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Joe Biden attacked Donald Trump

Joe Biden attacked Donald Trump

It seems To the fact that the two political sides in the United States no longer share any values.

  • Jens Elmelund Kjeldsen

    Professor of Rhetoric, Department of Information and Media Sciences, University of Bahrain

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This is a discussion post. The entry was written by an external contributor, and quality assured by BT's discussion department. Opinions and analyzes are the author's own.

Then President Joe On Friday night, Norwegian time, Biden took the podium in the US Congress To give his speech about the state of the nationthe annual State of the Union, I was afraid the audience would fall asleep.

Yes, I was almost worried that Biden himself would fall asleep during his speech. It didn't happen. Biden was surprisingly energetic in a fierce, defiant, and fiery speech that had every Democrat in the room shouting in unison: “Four more years!” Four more years! Four more years!'

Biden and the public's reactions produced a new kind of State of the Union address, one that began with President Donald Trump: the political and polarizing State of the Nation address.

UiB professor Jens Kjeldsen is currently in Phoenix, USA, where he followed Khattab

Speech of the nation Naturally, a situation always has partisan political elements. It was always members of the incumbent president's party who applauded the most. But this speech and its reception in Congress have reached a whole new level of polarization.

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Had Biden's speech been delivered four years before Trump became president, it would have been condemned as partisan, hyperbolic, and unnecessarily aggressive, and dismissed as not a state-of-the-nation address at all, but a campaign speech. And that was it too – the campaign speech.

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Republicans have done it To make a speech polarizing, because speech is essentially a collaboration between the speaker and the audience. In all speeches throughout history, both sides of the House have found moments of agreement as Republicans and Democrats stand together and applaud shared American values.

While Democrats stood and applauded roughly once every minute during Biden's speech, Republicans only stood twice: when the president entered, and when he mentioned civil rights activist John Lewis. For the rest of the speech, Republicans ostensibly sat on their hands, when they weren't looking distractedly at their cell phones.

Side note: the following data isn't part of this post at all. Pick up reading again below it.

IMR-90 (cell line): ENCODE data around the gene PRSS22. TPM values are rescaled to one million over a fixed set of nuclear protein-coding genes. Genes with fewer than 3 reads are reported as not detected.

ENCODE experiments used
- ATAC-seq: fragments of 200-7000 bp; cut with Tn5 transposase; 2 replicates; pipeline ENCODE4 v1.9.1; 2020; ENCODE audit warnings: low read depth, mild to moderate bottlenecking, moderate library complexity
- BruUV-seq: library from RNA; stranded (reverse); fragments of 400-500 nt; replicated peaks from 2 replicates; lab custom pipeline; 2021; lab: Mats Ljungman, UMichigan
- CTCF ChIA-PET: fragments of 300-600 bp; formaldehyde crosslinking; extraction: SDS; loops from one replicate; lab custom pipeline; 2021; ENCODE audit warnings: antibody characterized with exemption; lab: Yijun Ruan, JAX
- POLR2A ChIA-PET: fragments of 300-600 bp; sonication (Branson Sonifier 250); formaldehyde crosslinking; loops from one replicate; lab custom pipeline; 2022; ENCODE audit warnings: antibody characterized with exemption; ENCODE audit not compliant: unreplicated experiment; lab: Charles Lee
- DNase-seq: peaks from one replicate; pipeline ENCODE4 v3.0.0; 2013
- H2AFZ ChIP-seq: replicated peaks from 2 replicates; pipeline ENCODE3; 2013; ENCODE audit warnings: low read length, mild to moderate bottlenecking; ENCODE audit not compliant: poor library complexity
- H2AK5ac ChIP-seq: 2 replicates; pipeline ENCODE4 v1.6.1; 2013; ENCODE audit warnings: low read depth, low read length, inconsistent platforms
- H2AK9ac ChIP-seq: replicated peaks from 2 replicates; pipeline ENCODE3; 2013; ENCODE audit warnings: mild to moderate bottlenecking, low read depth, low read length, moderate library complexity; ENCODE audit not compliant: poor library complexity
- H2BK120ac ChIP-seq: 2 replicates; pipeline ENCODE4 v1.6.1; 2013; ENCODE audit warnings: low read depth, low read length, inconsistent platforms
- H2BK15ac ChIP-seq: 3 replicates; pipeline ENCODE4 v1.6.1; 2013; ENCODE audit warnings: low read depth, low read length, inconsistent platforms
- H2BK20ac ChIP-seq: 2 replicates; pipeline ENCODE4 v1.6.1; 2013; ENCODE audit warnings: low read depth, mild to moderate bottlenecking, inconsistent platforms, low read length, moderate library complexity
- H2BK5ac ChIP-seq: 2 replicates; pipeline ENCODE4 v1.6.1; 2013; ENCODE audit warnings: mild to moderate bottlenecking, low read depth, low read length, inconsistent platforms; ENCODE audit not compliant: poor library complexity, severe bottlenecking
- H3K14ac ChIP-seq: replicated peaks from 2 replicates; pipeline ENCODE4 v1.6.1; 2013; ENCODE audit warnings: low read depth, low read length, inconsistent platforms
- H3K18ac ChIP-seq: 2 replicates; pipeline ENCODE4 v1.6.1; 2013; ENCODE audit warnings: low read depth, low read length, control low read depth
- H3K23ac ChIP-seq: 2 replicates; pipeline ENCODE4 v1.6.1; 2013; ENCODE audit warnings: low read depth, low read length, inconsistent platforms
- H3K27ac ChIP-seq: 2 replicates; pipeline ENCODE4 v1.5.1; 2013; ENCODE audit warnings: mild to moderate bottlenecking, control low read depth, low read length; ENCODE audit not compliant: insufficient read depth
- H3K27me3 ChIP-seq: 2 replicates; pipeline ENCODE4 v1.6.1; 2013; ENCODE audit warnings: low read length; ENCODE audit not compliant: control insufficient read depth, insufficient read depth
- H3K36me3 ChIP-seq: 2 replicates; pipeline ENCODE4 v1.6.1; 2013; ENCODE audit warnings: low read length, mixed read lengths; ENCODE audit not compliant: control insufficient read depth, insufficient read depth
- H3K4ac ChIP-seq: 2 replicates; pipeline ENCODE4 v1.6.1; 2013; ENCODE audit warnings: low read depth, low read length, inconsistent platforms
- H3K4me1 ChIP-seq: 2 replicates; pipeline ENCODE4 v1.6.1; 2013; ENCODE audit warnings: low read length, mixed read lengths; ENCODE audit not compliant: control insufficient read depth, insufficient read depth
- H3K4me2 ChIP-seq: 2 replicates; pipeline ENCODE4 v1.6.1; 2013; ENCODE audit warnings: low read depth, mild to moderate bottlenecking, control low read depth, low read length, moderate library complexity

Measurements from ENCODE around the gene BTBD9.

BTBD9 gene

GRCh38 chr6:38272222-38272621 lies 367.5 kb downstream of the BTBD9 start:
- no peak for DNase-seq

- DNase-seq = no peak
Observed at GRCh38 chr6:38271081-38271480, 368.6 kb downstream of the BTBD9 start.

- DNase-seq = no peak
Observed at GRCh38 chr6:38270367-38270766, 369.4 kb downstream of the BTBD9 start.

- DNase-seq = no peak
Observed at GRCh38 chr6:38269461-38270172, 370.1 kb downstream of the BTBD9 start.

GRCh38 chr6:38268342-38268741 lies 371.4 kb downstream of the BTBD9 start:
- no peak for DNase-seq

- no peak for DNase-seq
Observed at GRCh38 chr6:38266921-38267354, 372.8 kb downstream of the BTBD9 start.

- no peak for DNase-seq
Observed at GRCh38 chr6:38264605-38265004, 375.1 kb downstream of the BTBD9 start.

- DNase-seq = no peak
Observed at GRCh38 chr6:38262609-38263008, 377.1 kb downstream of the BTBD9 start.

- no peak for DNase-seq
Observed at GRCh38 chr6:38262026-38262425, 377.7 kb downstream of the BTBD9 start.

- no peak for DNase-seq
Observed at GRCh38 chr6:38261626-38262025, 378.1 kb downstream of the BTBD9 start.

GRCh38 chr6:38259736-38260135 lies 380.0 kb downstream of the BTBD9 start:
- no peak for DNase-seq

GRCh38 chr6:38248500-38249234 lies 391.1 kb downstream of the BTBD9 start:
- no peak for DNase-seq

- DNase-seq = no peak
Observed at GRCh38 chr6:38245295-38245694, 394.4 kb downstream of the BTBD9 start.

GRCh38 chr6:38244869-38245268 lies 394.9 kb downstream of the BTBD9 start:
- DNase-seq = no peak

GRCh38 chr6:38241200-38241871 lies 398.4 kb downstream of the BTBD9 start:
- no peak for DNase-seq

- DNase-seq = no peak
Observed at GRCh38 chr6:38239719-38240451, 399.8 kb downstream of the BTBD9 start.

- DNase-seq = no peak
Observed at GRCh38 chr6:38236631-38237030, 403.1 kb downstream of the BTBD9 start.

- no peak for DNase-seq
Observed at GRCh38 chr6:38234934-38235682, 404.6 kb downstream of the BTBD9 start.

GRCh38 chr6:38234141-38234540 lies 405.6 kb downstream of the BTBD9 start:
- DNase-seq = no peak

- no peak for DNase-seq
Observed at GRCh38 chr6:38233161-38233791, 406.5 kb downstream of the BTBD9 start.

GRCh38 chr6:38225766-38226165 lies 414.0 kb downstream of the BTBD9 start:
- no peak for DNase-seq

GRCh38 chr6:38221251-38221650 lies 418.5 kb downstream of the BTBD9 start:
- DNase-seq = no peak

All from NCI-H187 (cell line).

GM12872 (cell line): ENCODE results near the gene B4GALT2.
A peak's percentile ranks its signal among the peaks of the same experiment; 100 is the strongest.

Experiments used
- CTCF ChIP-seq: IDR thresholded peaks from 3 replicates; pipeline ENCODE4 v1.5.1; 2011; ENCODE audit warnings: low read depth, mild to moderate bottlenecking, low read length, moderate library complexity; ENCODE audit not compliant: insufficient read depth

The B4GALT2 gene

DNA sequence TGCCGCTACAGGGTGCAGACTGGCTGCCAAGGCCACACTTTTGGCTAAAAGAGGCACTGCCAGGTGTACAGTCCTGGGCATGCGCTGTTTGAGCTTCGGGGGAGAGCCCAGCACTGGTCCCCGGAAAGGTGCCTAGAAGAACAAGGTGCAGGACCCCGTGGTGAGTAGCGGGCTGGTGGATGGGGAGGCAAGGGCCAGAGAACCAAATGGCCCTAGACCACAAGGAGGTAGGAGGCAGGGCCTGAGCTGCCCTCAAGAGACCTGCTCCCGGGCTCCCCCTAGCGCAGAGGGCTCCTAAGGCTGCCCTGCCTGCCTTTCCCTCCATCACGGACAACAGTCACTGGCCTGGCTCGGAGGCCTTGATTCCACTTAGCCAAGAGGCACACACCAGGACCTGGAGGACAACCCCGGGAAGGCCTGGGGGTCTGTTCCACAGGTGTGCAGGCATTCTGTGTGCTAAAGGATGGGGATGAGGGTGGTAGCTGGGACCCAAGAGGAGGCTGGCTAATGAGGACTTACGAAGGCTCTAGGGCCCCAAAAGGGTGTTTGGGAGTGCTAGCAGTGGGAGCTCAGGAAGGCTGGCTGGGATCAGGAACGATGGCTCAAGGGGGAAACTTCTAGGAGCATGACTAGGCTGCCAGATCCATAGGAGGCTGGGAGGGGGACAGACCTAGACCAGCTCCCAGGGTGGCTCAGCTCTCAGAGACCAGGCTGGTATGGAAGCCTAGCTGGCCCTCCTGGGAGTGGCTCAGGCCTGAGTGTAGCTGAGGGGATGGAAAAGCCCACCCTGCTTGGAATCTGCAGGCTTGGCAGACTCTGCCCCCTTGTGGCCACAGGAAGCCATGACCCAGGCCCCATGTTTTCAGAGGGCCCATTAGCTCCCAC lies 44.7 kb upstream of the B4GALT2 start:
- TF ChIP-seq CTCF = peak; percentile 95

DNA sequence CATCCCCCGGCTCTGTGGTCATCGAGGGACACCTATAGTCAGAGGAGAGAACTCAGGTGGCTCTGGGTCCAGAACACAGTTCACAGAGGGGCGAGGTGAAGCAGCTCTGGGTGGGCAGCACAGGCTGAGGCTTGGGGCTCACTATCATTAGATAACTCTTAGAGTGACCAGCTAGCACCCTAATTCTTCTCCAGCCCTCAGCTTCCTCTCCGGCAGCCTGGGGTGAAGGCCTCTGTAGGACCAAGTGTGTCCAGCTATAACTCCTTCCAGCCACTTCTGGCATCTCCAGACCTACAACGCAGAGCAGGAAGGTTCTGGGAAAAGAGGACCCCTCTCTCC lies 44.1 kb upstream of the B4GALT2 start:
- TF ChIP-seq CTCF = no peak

It seems To the fact that the two political sides in the United States no longer share any values. In contrast to previous State of the Nation speeches, it has now almost become a norm for opponents in the room to interrupt, shout “lies” and the like, or shout “boo.”

When Biden spoke about immigration, Republican Representative Marjorie Taylor Greene loudly shouted, “Say her name,” and urged Biden to say Laken Riley’s name. A 22-year-old nursing student was murdered by an illegal immigrant.

It was a clearly veiled accusation that she believed Biden's policies were responsible for the abuses. But Biden knew the accusation was coming and he grabbed a small metal plate engraved with Riley's name, held it up for all to see, said the name, apologized to the Riley family, and said he had a policy that could solve the problem.

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Republican Marjorie Taylor Greene with a button displaying the name of Laken Riley, who was killed by an illegal immigrant.

Such aggressive dialogue It is a completely new style during the State of the Nation Address. Most State of the Nation addresses are the same every year, but they evolve over time. In some of the early years, the speech was not a speech at all, but a written summary.

Until the first half of the twentieth century, people had to read about the speech in newspapers, before it was broadcast on radio in 1923, in 1947 it was first broadcast on television, and in 1997 it was broadcast over the Internet. With these changes, the State of the Nation Address moved from addressing Congress to addressing citizens.

More than ever, this speech is the speech of the citizens rather than the speech of a unified Congress—and now it is not just for the people, it is also against the other side.

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